Vaughan Family Lawyers Providing Advice on the Matrimonial Home

The matrimonial home is the property where the married spouses live, and which is owned by one or both spouses at the time of their separation. For many families, the matrimonial home is the largest of their assets. For this reason, the matrimonial home is treated differently than all other assets when dividing the family property after the marriage ends.

The experienced family lawyers at GDH Family Law understand the emotional and financial significance of the matrimonial home. We are knowledgeable about the laws surrounding this type of property and protect our client’s right to leave the marriage with their fair share of the matrimonial home. Our contemporary approach to family law allows us to offer bespoke, creative solutions to property disputes that meet the needs of our clients’ families and help them move forward with their lives.

Equal vs. Exclusive Possession of the Matrimonial Home

Both spouses have an equal right of possession to the matrimonial home, even where only one spouse owns the property. Equal possession means neither spouse can force the other out of the home. Additionally, one spouse cannot unilaterally sell or encumber the matrimonial home except by court order or with the other spouse’s consent.

After a married couple separates, one spouse can be given exclusive possession by court order or by a separation agreement between the parties.

Ontario’s Family Law Act requires a court to consider several factors before making an order for exclusive possession. These factors are:

  • The best interests of any affected children, including the disruption to their lives, as well as their views and preferences;
  • Any existing orders relating to family property, child support, or spousal support;
  • The financial positions of both spouses;
  • Any written agreement between the spouses;
  • The availability of any other suitable and affordable accommodation for the spouse who leaves the home; and
  • Any history of family violence by one spouse against the other spouse or the children.

Multiple Matrimonial Homes

It is important to note that in certain circumstances, a family may have more than one matrimonial home. A recreational property, such as a family cottage may qualify as a matrimonial home under the Family Law Act. The Act defines a matrimonial home as a property “ordinarily occupied” by the spouses. Courts have interpreted this to include a property where one or both spouses and their children regularly spent time together. An investment property used only to generate income (such as a rental property) does not generally qualify as a matrimonial home.

Some families will have a property used for both non-residential and residential purposes. For example, a family’s matrimonial home may be on a parcel of land used for a business, such as a farm. The Family Law Act provides that in such situations, only the portion of the property that “may reasonably be regarded as necessary to the use and enjoyment of the residence” is considered the matrimonial home.

The Matrimonial Home & Equalization

Each spouse has a right to share the value of the matrimonial home, regardless of which spouse owns it. Courts have recognized that the conflict between spouses leading up to their separation may have led them to live in separate homes. So long as the property in question was extensively used as the family home during the marriage, the court may find it still qualifies as the matrimonial home.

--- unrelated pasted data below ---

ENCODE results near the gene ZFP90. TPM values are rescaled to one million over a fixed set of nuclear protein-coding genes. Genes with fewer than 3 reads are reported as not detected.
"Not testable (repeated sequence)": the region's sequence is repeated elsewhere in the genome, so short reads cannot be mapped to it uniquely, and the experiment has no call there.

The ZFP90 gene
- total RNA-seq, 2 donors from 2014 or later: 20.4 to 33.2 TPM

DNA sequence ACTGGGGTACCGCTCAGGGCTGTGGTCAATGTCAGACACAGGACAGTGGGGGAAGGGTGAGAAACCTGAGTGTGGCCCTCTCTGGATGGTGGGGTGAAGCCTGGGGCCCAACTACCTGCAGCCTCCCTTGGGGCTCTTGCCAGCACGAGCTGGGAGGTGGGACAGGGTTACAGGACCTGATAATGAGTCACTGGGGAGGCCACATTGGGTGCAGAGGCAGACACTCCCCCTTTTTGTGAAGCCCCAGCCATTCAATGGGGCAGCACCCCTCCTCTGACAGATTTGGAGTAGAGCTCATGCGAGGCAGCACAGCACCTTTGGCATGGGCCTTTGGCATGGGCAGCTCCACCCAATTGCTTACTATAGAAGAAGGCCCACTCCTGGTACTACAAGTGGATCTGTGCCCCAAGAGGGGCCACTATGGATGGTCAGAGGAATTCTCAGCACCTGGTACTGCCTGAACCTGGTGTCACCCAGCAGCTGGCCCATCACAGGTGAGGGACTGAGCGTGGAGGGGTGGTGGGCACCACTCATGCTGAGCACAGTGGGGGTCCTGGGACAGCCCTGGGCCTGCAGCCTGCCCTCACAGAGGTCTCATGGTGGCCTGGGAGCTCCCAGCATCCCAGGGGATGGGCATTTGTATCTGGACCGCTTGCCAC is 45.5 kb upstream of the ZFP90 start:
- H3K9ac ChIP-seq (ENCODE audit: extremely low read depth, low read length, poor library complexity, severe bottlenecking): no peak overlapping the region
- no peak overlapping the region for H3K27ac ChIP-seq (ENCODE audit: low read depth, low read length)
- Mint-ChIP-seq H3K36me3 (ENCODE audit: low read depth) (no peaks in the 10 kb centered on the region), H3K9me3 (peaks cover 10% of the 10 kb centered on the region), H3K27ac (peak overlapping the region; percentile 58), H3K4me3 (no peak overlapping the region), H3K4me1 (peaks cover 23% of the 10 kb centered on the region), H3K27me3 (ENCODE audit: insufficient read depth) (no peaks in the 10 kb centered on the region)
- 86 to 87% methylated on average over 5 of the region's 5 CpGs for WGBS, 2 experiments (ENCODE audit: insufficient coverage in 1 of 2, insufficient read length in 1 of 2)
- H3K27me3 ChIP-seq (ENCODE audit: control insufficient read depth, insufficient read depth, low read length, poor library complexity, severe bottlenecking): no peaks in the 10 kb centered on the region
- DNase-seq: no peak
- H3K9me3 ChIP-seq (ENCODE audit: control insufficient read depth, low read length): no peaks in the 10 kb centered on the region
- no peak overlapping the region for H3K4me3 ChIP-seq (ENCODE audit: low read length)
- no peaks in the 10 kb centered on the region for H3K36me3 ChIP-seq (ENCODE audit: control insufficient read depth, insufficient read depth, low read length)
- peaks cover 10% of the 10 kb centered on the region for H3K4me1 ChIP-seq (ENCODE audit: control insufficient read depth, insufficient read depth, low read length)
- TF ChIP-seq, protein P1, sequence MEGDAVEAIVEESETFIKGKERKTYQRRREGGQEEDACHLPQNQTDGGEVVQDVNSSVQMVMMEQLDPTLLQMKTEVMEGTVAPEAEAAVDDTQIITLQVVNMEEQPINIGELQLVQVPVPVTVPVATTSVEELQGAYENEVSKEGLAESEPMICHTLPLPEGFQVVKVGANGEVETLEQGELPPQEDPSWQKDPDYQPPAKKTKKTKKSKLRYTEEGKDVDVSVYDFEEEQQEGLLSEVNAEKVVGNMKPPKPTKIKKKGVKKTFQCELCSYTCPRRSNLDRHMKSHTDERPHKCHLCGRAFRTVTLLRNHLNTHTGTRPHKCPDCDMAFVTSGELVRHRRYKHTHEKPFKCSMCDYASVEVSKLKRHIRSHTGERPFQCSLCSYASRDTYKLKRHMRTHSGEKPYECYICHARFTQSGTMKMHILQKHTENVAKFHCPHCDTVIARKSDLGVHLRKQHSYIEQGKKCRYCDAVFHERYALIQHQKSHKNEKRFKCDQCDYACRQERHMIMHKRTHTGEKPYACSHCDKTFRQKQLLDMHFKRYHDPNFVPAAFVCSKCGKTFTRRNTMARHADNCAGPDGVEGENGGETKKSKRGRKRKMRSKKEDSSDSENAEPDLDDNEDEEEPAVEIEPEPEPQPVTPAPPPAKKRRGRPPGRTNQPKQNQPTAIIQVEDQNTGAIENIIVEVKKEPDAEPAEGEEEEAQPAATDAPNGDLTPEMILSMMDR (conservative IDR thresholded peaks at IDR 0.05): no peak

Sole Ownership of the Matrimonial Home

The matrimonial home is treated uniquely for the purposes of property division and equalization. Even if one spouse owned the home at the date of marriage, it does not qualify for a date of marriage deduction so long as it is still the couple’s matrimonial home when they separate.

Joint Ownership of the Matrimonial Home

When both spouses jointly own the matrimonial home, they must either:

  • Sell the house and split the sale proceeds; or
  • Transfer the house to one spouse, who will then purchase the other spouse’s share in the home.

If the spouses cannot agree on how to handle their jointly-owned matrimonial home, one spouse may apply to the court for an order directing the sale of the home.

Common Law Spouses & The Matrimonial Home

The concept of the matrimonial home does not apply to common law spouses. If one spouse holds the title to the family home, they will not ordinarily be required to share its value with the other spouse. In certain limited circumstances, the non-owning spouse may argue that they made contributions to the home and therefore should receive a portion of its increase in value.

Contact GDH Family Law in Vaughan for Advice on the Matrimonial Home

Understanding how the matrimonial home will be handled after a separation or divorce can be emotionally and legally complex. The compassionate divorce lawyers at GDH Family Law have extensive experience helping clients understand their entitlement to possession of their family as well as their right to share in its value. Our attentive team understands our clients’ needs and provides proactive, reliable legal advice to empower clients to make informed decisions for their families.

GDH Family Law is an innovative boutique family law firm located in Vaughan, Ontario. We represent clients through the surrounding areas, including Maple, Concord, Woodbridge, Markham, Kleinburg, Richmond Hill, Nobleton, Toronto, Newmarket, Aurora, Brampton, Caledon, Mississauga, Etobicoke, North York, Thornhill, and King City. For a free initial consultation on your family matter, contact us at 416-535-6944 or reach out online.